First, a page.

Lynn Perry discussed how to reduce the stigma that is a barrier for those navigating disability, by chosing words carefully and acting respectfully towards people facing challenges. She appealed to the chamber audience by talking about managing mental health issues from a health and safety perspective. Lynn reminded the audience of the Bridges primary mission, to work hard each and every day to sustain sobriety and to provide the tools and training to sustain housing.

CMH rebuild prevents hosting CTS, no Ontario hospitals do

Patrick spoke of the CMH focus on meeting community needs and that despite this during the current construction and follow on rehabilitation and upgrade of wing B, there just isn't space to accommodate a Consumption and Treatment clinic. He also noted that none of Ontario's 21 current and 15 recently approved clinics are located in a hospital.

Online tests show nearly anyone at risk for addiction

Helen Jowett spoke about the determinants or risk factors for opioid dependency mentioning that there are simple tests on the internet that are a real eye opener regarding who can be affected. Each of us may be only one unfortunate event away from addiction.

CMH and Stonehenge place Peer Worker in Emergency Department

Patrick also spoke about how a partnership with Stonehenge Therapeutic has placed a peer worker with lived experience and street involvement in CMH's Emergency Dept 5 days per week to support people and their families in an overdose crisis while assisting and training hospital staff in caring effectively for this special needs population.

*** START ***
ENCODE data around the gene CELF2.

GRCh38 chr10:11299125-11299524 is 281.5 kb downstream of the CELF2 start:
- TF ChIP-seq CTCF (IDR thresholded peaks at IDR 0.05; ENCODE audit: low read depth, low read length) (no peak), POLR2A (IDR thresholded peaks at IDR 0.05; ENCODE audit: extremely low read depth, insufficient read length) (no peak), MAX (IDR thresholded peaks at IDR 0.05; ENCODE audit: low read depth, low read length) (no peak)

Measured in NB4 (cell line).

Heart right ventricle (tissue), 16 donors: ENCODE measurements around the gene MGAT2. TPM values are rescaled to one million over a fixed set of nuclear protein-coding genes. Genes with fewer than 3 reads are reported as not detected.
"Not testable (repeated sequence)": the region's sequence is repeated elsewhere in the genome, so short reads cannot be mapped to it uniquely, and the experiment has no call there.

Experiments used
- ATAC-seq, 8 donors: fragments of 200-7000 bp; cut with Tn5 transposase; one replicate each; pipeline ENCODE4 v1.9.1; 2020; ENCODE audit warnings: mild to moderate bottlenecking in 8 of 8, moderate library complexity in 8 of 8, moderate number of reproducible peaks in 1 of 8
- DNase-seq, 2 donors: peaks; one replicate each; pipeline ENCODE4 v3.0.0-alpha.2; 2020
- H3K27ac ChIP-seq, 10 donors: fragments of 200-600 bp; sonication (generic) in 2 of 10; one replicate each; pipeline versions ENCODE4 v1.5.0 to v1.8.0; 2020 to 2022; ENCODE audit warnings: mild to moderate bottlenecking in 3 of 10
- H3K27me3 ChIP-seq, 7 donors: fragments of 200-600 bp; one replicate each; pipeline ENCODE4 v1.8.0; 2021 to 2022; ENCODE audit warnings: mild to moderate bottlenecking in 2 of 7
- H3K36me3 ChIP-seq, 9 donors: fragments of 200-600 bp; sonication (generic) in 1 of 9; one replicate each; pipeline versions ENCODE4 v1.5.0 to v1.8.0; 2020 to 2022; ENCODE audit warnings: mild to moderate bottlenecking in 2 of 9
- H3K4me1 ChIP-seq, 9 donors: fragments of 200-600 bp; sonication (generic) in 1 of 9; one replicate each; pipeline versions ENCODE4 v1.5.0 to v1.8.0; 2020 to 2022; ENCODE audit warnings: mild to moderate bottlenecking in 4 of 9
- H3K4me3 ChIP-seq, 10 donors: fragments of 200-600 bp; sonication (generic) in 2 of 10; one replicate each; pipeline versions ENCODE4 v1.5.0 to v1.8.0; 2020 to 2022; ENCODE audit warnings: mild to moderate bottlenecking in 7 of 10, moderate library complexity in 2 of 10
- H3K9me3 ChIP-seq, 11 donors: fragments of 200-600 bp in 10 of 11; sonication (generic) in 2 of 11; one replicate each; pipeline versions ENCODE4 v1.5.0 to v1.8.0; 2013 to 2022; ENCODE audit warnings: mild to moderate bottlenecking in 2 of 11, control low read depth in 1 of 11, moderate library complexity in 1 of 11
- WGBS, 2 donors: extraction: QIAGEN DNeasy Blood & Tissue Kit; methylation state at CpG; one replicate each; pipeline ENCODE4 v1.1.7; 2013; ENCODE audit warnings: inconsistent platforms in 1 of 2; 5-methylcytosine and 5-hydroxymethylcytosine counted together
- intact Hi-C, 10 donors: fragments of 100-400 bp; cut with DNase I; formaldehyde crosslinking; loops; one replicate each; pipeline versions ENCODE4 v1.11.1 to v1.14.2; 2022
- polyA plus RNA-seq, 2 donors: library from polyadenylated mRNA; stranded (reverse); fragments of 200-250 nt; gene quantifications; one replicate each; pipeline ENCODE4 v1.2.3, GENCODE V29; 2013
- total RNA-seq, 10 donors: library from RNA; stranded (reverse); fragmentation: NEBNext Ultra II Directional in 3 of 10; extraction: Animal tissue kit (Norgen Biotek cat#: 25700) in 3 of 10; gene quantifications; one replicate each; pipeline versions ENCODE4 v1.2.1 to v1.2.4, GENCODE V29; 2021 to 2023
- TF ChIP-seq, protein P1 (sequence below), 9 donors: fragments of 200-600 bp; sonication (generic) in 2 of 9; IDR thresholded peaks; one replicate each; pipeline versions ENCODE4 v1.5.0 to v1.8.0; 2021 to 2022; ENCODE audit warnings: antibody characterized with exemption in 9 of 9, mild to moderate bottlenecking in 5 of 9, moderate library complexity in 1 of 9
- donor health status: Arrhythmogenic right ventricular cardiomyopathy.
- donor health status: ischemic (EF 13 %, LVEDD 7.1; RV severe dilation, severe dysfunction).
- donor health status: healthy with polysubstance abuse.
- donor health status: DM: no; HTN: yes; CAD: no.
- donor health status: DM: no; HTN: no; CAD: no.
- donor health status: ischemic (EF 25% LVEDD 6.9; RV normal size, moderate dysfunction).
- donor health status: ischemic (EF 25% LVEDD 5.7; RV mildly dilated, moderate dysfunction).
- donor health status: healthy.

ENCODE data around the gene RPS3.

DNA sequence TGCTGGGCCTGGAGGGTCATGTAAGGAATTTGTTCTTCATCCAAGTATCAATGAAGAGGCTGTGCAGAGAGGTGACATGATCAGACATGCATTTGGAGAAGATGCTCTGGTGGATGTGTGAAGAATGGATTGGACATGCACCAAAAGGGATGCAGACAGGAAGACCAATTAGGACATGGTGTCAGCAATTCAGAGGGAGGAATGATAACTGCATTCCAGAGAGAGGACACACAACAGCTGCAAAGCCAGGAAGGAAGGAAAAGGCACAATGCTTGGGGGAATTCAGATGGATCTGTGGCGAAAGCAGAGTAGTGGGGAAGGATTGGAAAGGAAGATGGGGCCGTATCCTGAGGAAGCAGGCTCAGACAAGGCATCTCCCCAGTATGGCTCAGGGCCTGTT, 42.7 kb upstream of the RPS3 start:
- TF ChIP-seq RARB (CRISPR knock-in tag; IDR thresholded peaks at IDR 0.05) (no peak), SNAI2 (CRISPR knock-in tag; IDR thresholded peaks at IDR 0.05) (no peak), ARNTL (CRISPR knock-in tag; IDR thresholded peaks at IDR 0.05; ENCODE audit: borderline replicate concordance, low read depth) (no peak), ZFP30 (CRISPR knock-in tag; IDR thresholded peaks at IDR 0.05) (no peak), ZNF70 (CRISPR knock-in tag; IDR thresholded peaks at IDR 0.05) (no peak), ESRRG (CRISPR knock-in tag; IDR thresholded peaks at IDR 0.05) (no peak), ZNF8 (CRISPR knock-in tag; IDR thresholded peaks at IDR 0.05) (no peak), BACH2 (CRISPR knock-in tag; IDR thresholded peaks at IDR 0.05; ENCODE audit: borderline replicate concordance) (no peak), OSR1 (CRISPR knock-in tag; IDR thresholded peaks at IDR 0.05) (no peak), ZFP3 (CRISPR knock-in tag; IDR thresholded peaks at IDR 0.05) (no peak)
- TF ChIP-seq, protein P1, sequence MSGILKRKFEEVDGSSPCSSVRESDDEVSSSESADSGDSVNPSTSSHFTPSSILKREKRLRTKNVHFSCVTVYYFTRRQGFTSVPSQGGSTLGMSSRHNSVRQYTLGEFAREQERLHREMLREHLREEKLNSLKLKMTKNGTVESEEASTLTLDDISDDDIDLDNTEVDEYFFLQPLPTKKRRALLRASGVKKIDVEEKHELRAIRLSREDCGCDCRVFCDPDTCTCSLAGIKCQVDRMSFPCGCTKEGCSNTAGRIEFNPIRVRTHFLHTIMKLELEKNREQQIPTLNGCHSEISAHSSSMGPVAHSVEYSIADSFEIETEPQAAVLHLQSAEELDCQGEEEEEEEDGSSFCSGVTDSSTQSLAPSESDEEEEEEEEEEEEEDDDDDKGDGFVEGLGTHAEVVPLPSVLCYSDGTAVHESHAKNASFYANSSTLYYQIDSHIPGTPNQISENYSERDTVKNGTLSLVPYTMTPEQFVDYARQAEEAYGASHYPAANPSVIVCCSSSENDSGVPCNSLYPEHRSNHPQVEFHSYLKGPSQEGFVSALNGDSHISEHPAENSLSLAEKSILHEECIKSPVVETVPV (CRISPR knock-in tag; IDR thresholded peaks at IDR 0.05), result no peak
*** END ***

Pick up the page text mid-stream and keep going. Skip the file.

GRCA challenged by rough living

Helen spoke about the challenges faced by the GRCA in dealing with campers living rough and how they will simply pick up and move to another location out of view.

Prevention starts in schools and funding beyond property taxes needed

Helen noted that childhood trauma is a frequent underlying cause of addictive behavior and so intervention on signs of trauma evident in elementary schools needs emphasis. In order to fund the necessary resources, we need sources beyond property taxes.

Community support urgently needed

All spoke of the need for a positive community response. Lynn Perry appealed to everyone for donations to support the Bridges in this expensive and resource demanding work which has significantly increased costs which depend on community donations. Helen noted that the community needs to come along and be supportive as the best success factor will be that "we are all in".